London: A new e-reader prototype device called ‘Paranga’ allows users to physically turn pages, just like they would do in an actual book.
Its makers say that ‘Paranga’ is aimed at children and the elderly because it looks and feels more like a real book, making it easier to understand and control.
Readers can flip the pages infinitely to peruse a whole e-book and find a single page.
The current page-turning animations on iPads and e-readers don’t replace the actual feel of turning pages that e-book holdouts seek.
To bridge the gap, this new prototype device looks and behaves more like the paper version, allowing the user to physically flip the page.
“E-books have grown in popularity, but we think they lost the physical features that real books have,” Discovery News quoted Yuichi Itoh, an associate professor at Osaka University and project manager for ‘Paranga’, as saying.
Inspired by flipbooks, the device has two facing parts resembling an open-faced book. Page turning is controlled on the right-hand side, which is made from a flexible rubber sheet covered in spongy cloth.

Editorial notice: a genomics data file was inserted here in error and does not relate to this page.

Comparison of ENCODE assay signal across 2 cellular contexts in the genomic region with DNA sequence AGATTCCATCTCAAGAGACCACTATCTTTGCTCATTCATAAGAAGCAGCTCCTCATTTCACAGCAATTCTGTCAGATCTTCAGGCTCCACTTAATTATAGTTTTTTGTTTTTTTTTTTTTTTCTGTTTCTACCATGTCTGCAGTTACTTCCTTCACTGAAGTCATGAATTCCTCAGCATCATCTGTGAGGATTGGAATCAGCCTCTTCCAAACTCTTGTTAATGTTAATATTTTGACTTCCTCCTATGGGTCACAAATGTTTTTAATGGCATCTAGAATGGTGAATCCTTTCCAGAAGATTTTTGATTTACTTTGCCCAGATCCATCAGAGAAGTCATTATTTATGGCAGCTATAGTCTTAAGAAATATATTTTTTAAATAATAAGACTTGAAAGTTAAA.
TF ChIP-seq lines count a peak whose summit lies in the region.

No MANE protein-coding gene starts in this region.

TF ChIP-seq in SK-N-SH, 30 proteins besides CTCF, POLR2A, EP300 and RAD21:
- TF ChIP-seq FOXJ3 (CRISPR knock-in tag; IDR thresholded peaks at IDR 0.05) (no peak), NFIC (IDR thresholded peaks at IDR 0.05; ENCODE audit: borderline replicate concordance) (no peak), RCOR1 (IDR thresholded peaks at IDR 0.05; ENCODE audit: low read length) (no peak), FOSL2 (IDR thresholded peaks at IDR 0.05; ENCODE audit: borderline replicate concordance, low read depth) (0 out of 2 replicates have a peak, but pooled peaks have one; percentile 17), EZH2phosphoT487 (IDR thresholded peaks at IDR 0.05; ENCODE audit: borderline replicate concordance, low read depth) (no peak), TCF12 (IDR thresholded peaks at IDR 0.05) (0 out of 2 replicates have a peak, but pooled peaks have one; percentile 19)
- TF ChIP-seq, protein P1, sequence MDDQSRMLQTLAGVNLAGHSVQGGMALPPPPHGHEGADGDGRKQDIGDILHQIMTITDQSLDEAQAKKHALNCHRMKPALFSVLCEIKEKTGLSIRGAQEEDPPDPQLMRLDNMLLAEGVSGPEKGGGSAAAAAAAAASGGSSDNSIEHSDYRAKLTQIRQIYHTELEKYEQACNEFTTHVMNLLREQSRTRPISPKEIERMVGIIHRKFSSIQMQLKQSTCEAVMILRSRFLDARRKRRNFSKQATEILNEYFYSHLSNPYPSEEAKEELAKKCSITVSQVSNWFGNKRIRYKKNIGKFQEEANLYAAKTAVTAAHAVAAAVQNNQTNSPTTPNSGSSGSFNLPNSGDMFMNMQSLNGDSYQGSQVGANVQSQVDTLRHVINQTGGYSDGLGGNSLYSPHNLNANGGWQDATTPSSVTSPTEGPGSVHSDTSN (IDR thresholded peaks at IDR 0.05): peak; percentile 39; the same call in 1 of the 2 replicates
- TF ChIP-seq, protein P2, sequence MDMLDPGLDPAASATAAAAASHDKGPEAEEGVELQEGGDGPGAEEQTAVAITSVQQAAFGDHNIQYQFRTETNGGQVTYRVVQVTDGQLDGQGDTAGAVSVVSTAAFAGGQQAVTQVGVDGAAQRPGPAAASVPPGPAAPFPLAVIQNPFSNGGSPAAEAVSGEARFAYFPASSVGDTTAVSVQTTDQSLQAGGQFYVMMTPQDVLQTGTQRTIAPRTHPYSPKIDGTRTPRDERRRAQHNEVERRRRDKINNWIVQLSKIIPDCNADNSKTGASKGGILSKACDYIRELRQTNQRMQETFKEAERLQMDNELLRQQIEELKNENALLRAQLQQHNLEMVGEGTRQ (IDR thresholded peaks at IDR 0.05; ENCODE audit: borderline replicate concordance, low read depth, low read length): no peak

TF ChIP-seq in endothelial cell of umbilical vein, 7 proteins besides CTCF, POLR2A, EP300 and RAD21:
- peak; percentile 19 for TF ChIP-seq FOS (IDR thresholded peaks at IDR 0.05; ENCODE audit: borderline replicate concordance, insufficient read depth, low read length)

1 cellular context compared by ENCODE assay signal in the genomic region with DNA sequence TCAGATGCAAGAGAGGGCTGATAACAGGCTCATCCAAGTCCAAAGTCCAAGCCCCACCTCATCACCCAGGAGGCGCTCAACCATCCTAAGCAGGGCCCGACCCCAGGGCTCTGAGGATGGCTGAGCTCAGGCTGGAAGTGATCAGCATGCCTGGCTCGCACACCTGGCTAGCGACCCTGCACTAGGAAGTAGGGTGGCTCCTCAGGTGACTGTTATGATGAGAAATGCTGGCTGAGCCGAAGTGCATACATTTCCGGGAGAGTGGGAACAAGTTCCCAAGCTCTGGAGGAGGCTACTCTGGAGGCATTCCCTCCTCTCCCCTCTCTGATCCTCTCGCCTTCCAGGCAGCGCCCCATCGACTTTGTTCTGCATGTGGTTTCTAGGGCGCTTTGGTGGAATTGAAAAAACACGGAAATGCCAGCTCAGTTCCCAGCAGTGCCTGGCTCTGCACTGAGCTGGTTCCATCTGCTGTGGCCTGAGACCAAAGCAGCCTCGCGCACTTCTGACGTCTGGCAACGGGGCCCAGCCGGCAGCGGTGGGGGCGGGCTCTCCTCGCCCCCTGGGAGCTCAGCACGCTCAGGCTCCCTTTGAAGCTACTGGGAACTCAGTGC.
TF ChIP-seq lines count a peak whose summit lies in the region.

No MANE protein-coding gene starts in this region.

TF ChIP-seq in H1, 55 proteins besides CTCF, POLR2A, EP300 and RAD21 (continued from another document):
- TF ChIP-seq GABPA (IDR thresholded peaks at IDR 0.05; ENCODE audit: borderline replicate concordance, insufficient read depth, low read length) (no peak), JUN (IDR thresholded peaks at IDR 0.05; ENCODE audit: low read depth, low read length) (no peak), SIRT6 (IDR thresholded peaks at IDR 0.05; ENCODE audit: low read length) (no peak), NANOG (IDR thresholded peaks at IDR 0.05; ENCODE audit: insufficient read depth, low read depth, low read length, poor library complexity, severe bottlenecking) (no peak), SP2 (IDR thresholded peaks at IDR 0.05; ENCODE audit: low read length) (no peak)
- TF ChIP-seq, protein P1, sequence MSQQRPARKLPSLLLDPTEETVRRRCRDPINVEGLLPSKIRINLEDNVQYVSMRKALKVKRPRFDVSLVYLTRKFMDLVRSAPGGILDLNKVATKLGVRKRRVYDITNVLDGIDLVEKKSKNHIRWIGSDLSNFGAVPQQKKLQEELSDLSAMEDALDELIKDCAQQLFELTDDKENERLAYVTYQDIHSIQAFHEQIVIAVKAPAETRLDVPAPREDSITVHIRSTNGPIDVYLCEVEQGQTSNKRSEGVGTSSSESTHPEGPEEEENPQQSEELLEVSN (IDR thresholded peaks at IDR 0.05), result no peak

Along the sheet’s edge, a narrow cylindrical roller with page-like grooves connects to sensors inside the device.
The left side of the device has a small LCD monitor that displays content, including animations and text. As the user moves a thumb along the roller, the system is programmed so that the corresponding pages will turn on the monitor.
A ‘bend’ sensor along the center of the sheet detects flexing, so the more the rubber sheet is bent, the faster the pages will turn on the monitor - just like in a paper book.
However, it will take some time before the prototype can be commercialized, as cost is a major issue.
It was made for about 260 dollars, including the monitor. Itoh suggested that turning Paranga into an attachment that connects to a tablet device through Bluetooth could bring the price down to under 100 dollars.
The team is working on improving the page-flipping mechanism’s accuracy.